Russia, possessing the world's biggest natural gas reserves and being its biggest exporter, usually takes an active stand at such meetings. It is only natural that Gazprom's head Aleksei Miller was one of the two nominees for chairmanship in this organization. As Russian industry and energy Minister Viktor Khristenko did not attend the meeting this year, Russia only had Foreign Ministry representatives to stand up for its interests. Nevertheless, it would be wrong to say that Russian authorities are not concerned with problems of "gas OPEC". It would be enough to refer to an April 13 meeting in Moscow between deputy Foreign Minister of the Islamic Republic of Iran Mohammad Mohsen Aminzadeh and Andrei Kokoshin, Chairman of the Committee for CIS affairs and contacts with compatriots of the RF State Duma. They discussed, among other things, the project for a "gas OPEC" with the participation of Iran, Russia and other neighboring states. Mohammad Mohsen Aminzadeh confirmed efficiency of a potential "Organization of gas exporting countries" with the participation of Iran, Russia and other neighboring states, and expressed Iran's willingness to launch this project.
Energy security, in view of the recent record oil price hikes, has become a key item for discussion at all major international meetings and contacts. It also was a key issue for the latest presidential campaign in the US. US media, following the example
of their colleagues in Russia, have repeatedly accused the administration of excessively indulging in "exotics", like the hydrogen engine, and showing no interest for such a promising energy source as gas.
According to Washington Post, disregard for natural gas may become a fatal mistake for the US. The newspaper writes that natural gas consumption in the US, according to the US Department of energy, is expected to increase 40% by the year 2025. The daily believes it will result in US dependence on this fuel, which may naturally change the overall atmosphere of the political dialogue between Washington and Moscow.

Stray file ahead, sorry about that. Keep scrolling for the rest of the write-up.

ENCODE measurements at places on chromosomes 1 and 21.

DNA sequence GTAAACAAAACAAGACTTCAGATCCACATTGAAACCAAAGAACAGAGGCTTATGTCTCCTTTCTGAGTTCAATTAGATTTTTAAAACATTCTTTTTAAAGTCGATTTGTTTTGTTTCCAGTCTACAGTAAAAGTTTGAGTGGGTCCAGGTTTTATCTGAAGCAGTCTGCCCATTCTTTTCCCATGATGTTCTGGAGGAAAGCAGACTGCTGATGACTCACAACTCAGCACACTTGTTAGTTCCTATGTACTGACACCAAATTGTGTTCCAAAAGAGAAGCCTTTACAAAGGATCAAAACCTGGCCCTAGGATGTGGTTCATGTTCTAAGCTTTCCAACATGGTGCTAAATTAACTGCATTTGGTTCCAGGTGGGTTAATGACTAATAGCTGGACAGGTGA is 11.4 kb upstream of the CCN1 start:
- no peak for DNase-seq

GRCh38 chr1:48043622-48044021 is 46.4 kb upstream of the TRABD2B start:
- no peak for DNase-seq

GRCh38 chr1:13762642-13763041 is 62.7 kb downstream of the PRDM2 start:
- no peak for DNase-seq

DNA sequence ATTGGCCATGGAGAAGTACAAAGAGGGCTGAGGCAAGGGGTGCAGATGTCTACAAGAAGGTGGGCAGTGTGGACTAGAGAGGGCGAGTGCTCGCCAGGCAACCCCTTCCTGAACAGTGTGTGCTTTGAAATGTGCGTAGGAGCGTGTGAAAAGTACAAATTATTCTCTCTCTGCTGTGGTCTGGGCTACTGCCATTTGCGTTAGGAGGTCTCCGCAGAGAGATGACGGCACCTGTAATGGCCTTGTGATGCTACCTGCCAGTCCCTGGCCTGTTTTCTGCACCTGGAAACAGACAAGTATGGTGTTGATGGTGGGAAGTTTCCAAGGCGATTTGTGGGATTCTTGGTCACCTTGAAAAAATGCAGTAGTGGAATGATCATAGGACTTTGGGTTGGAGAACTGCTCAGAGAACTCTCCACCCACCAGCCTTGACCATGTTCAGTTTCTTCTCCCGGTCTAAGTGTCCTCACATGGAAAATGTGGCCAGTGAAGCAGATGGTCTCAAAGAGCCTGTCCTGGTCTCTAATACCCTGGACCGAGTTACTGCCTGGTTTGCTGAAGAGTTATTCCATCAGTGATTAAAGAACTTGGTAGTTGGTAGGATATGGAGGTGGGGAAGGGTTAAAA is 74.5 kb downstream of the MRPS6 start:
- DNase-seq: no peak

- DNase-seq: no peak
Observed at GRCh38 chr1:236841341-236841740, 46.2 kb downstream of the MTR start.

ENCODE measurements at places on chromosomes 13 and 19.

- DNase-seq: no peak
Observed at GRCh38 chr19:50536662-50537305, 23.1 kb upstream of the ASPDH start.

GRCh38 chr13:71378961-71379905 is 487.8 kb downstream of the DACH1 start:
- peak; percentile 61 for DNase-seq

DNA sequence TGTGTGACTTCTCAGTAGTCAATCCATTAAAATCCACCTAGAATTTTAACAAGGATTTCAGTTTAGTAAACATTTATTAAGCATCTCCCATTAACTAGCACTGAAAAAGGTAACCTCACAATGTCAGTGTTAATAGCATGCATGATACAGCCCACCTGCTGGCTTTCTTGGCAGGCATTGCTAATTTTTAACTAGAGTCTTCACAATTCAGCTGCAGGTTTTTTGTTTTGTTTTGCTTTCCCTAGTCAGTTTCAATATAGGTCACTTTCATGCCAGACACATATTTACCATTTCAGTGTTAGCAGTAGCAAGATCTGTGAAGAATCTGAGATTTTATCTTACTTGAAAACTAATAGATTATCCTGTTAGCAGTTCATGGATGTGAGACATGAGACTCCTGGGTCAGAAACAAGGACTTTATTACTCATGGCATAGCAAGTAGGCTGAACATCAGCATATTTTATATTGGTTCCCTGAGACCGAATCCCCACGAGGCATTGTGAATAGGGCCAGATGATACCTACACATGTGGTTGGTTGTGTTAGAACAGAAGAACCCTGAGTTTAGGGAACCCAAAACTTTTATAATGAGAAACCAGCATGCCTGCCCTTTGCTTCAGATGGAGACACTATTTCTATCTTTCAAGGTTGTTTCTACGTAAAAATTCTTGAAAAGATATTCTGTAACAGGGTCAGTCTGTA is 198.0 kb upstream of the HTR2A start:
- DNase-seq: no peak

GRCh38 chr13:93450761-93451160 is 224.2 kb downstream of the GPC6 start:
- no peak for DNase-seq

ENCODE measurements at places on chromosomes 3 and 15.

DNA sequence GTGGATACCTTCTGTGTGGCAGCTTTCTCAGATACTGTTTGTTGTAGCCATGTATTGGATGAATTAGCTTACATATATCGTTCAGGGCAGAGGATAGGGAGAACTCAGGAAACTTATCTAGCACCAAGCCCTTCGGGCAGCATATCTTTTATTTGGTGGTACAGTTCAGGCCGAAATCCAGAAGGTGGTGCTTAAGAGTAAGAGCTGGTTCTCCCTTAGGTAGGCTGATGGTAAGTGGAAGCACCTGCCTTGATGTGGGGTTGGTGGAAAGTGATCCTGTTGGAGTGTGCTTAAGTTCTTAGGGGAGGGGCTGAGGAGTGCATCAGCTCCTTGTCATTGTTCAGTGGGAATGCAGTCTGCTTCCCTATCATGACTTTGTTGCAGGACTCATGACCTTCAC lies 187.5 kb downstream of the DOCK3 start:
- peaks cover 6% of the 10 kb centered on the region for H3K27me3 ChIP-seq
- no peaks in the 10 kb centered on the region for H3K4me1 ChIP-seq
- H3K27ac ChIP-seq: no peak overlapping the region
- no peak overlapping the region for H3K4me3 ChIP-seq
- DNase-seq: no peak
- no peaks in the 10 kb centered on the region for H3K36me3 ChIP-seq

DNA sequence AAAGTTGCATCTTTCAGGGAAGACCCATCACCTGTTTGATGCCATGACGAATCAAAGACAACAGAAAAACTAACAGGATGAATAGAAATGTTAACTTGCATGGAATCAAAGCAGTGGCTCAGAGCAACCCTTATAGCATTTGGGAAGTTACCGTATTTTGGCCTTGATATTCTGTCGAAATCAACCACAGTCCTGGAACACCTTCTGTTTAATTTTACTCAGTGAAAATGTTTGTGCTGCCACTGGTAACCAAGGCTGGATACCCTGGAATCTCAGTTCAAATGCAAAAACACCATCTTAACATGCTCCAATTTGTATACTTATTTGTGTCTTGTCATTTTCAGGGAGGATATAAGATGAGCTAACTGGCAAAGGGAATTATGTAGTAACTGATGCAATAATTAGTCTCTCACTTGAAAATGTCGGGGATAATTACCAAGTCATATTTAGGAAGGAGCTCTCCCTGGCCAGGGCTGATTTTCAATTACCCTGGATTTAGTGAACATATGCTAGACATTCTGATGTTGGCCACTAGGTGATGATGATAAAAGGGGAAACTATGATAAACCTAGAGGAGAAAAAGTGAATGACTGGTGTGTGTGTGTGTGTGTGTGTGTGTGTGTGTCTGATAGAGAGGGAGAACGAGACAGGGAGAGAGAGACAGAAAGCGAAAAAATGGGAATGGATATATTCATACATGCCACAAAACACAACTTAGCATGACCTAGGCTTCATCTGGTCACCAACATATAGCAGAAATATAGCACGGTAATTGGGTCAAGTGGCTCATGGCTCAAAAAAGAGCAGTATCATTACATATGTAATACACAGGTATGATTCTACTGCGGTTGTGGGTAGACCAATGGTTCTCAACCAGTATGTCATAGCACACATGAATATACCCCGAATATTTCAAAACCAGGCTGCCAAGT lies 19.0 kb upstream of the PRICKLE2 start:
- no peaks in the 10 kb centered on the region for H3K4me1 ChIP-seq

Washington Post is concerned that Russia is already setting up, under its aegis, an organization of natural gas exporting countries. Citing expert opinion, the daily writes that the Gas Exporting Countries Forum established in 2001 may in near future turn into a kind of "gas OPEC" which will obviously be headed by Russia. Considering this process that is picking up speed, Russia (that already occupies leading positions in global oil exports) may actually reign over global energy markets, thus getting an opportunity to dictate terms to Europe and the US.
However, prior to becoming a top manager on the world gas market, one should first set it up. The Gas Exporting Countries Forum (GECF) does not yet match the configuration of the OPEC too well, yet it was at the meeting of this organization in Cairo that a deputy Chairman of Gazprom scared analysts with his statement, "I believe it meets the interests of our countries to sell gas on the market at the highest possible price, so one should follow proper procedures and pursue a coordinated policy". Another thing that made experts refer to the idea of "gas OPEC" was the Gazprom high
executive's acknowledgement of having various aspects of gas policy (including pricing policy) coordinated with Kazakhstan. Gazprom is suspected of trying to meet its external contractual obligations at the expense of its neighbors. This maneuvering will enable Russia to become a gas integrator in the entire post-Soviet space.
"Russia will set gas prices on the future integrated market", say the authors of the report jointly prepared at the Stanford and Houston Universities. The researchers made this conclusion after considering various scenarios.
Integration of efforts of Russia, Kazakhstan, Turkmenistan, Uzbekistan and Iran, which possess enormous gas reserves and are actively developing its production and transportation, constitutes an objective basis for establishment of a large regional gas alliance. Availability of potentially boundless sales markets, such as India, Pakistan, China, etc. makes the idea even more attractive. In addition, it is forecast that gas is going to account for up to 70% of the growth in demand for electricity generation sources. The only problem is that both demand and the very emergence of the gas market will depend on the growing share of LNG in overall gas supplies. This commodity has a great future despite the current high processing cost. By paying this cost today (i.e. by starting a large-scale construction of gas processing plants), Russian energy companies may really be able to dictate their prices on the global market.